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					The Plot Against America Reading Group Guide
1. In what ways does The Plot Against America differ from conventional historical
fiction? What effects does Roth achieve by blending personal history, historical
fact, and an alternative history?

2. The novel begins "Fear presides over these memories, a perpetual fear" [p. 1].
With this sentence Roth establishes that his story is being told from an adult point
of view by an adult narrator who is remembering what befell his family, over sixty
years earlier, when he was a boy between the ages of seven and nine. Why else
does Roth open the novel this way? What role does fear play throughout the

3. How plausible is the alternative history that Roth imagines? How would the world be different if
America had not entered the war, or entered it on the side of Germany?

4. When the Roth family plans to go to Washington, young Philip wants to take his stamp collection with
him because he fears that, since he did not remove the ten-cent Lindbergh stamp, "a malignant
transformation would occur in my absence, causing my unguarded Washingtons to turn into Hitlers, and
swastikas to be imprinted on my National Parks" [p. 57]. What does this passage suggest about how
the Lindbergh election has affected the boy? Where else does this kind of magical thinking occur in the

5. Herman Roth asserts, "History is everything that happens everywhere. Even here in Newark. Even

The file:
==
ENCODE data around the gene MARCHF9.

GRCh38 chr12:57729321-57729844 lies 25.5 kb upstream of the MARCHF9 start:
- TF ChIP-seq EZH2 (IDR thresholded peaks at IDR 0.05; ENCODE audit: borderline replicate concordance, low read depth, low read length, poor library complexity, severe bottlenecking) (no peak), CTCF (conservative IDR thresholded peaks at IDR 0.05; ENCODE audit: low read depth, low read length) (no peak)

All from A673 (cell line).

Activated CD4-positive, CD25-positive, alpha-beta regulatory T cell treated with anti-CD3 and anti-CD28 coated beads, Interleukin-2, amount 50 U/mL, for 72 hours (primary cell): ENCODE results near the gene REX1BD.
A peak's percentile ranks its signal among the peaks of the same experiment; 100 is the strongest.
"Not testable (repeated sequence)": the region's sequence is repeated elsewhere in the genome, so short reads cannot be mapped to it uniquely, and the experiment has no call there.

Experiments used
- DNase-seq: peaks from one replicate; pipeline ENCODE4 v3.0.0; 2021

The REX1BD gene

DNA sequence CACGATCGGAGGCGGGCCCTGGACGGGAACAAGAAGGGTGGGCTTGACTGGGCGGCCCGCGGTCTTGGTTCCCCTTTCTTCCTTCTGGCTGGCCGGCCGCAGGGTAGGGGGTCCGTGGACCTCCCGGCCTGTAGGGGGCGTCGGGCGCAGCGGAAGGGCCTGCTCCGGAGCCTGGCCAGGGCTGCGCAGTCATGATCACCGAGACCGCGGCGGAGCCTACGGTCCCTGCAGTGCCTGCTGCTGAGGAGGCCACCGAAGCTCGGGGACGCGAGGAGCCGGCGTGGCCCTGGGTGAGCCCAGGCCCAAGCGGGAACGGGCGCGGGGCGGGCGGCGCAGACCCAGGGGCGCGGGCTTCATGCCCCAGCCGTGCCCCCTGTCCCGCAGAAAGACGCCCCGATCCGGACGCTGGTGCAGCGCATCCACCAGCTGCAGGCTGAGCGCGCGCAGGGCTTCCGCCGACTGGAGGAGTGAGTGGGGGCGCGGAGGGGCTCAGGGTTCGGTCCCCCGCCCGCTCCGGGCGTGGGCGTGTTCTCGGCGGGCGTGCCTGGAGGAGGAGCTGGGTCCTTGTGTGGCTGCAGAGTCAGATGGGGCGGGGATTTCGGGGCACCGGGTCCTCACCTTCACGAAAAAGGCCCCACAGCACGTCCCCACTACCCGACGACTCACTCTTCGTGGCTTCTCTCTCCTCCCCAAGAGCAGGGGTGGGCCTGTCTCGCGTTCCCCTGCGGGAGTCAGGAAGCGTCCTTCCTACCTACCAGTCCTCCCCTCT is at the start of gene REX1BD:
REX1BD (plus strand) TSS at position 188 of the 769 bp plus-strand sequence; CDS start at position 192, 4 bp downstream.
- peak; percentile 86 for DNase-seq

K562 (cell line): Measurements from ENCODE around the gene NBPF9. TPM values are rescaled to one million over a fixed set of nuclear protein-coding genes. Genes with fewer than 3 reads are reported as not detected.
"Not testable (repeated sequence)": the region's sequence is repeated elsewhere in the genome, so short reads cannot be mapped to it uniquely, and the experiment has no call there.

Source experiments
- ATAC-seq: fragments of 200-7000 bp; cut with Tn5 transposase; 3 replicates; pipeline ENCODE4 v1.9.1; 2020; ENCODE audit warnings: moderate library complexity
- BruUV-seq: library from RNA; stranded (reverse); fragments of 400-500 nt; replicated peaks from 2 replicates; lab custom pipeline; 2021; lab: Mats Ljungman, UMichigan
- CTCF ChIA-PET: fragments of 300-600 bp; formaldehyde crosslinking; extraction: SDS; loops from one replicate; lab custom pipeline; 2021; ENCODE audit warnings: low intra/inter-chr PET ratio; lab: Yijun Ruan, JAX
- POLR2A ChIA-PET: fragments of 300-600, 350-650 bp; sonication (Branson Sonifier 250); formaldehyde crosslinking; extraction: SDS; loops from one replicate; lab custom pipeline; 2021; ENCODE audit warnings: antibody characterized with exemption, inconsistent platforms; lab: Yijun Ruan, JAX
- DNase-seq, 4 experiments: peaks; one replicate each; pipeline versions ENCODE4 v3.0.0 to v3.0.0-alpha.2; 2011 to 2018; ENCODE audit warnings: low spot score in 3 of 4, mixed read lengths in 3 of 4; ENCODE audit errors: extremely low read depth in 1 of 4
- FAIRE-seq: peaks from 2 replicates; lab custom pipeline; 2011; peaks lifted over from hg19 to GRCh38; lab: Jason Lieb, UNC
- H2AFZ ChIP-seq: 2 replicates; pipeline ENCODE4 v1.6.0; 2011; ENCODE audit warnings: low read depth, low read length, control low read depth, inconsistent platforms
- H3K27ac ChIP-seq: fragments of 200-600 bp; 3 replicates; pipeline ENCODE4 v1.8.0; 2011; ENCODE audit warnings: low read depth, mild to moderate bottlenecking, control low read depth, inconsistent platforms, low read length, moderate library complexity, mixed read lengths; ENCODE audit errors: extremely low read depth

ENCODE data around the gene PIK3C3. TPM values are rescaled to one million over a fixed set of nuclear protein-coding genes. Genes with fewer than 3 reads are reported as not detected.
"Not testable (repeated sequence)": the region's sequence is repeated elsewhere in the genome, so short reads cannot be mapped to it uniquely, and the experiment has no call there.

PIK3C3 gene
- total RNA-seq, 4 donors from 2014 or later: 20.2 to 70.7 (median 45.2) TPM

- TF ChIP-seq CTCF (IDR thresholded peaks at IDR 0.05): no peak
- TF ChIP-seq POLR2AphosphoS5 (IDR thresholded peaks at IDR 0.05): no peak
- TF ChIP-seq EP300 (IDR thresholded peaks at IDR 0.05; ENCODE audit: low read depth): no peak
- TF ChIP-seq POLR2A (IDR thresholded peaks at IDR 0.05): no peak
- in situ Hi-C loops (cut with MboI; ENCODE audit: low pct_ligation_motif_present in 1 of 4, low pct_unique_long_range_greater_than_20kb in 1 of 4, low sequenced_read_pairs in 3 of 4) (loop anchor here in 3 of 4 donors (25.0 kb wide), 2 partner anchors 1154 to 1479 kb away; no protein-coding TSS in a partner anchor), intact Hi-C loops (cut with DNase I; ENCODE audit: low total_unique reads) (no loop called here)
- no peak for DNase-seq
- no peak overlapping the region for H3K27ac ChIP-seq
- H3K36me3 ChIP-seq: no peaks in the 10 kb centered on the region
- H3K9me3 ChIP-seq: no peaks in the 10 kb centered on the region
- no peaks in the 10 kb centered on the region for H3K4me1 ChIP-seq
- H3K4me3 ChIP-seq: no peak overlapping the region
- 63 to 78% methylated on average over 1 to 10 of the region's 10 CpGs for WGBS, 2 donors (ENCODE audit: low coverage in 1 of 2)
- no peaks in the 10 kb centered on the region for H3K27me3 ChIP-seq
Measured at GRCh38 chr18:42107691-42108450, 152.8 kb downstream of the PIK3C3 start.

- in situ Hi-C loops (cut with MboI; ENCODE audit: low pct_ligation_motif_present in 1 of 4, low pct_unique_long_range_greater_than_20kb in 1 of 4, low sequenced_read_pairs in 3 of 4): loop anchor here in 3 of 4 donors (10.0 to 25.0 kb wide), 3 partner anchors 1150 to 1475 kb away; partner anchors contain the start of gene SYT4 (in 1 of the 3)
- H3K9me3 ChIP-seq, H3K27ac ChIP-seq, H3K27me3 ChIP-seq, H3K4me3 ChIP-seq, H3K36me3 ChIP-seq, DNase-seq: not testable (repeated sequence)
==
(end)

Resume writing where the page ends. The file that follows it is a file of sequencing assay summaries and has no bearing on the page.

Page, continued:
here on Summit Avenue. Even what happens in this house to an ordinary man--that'll be history too
someday" [p. 180]. How does this conception of history differ from traditional definitions? In what ways
does the novel support this claim? How is the history of the Roth family relevant to the history of

6. After Mrs. Wishnow is murdered, young Philip thinks, "And now she was inside a casket, and I was
the one who put her there" [p. 336]. Is he to some degree responsible for her death? How did his desire
to save his own family endanger hers?

7. Observing his mother's anguished confusion, Philip discovers that "one could do nothing right without
also doing something wrong" [p. 340]. Where in the novel does the attempt to do something right also
result in doing something wrong? What is Roth suggesting here about the moral complexities of actions
and their consequences?

8. When Herman Roth is explaining the deals Hitler has made with Lindbergh, Roth comments, "The
pressure of what was happening was accelerating everyone's education, my own included" [p. 101].
What is Philip learning? In what ways is history robbing him of a normal childhood? Why does he want
to run away?

9. What motivates Rabbi Bengelsdorf, Aunt Evelyn, and Sandy to embrace Lindbergh and dismiss
Herman Roth's fears as paranoia? Are they right to do so? In what ways do their personal aspirations
affect their perceptions of what is happening?

10. In what ways are Bess and Herman Roth heroic? How do they respond to the crises that befall
them? How are they able to hold their family together?
11. Roth observes that violence, when it's in a house, is heartbreaking:
"like seeing the clothes in a tree after an explosion. You may be prepared
to see death but not the clothes in a tree" [p. 296]. What causes Herman
Roth and Alvin to fight each other so viciously? What is it that brings the
violence swirling around them off the streets and into the house? Why is
violence in a home so much more disturbing than on the street or the

12. Much is at stake in The Plot Against America--the fate of America's
Jews, the larger fate of Europe and indeed of Western civilization, but
also how America will define itself. What does the novel suggest about
what it means to be an American, and to be a Jewish American? How are the Roths a thoroughly
American family?

13. What does the postscript, particularly "A True Chronology of the Major Figures," add to the novel?


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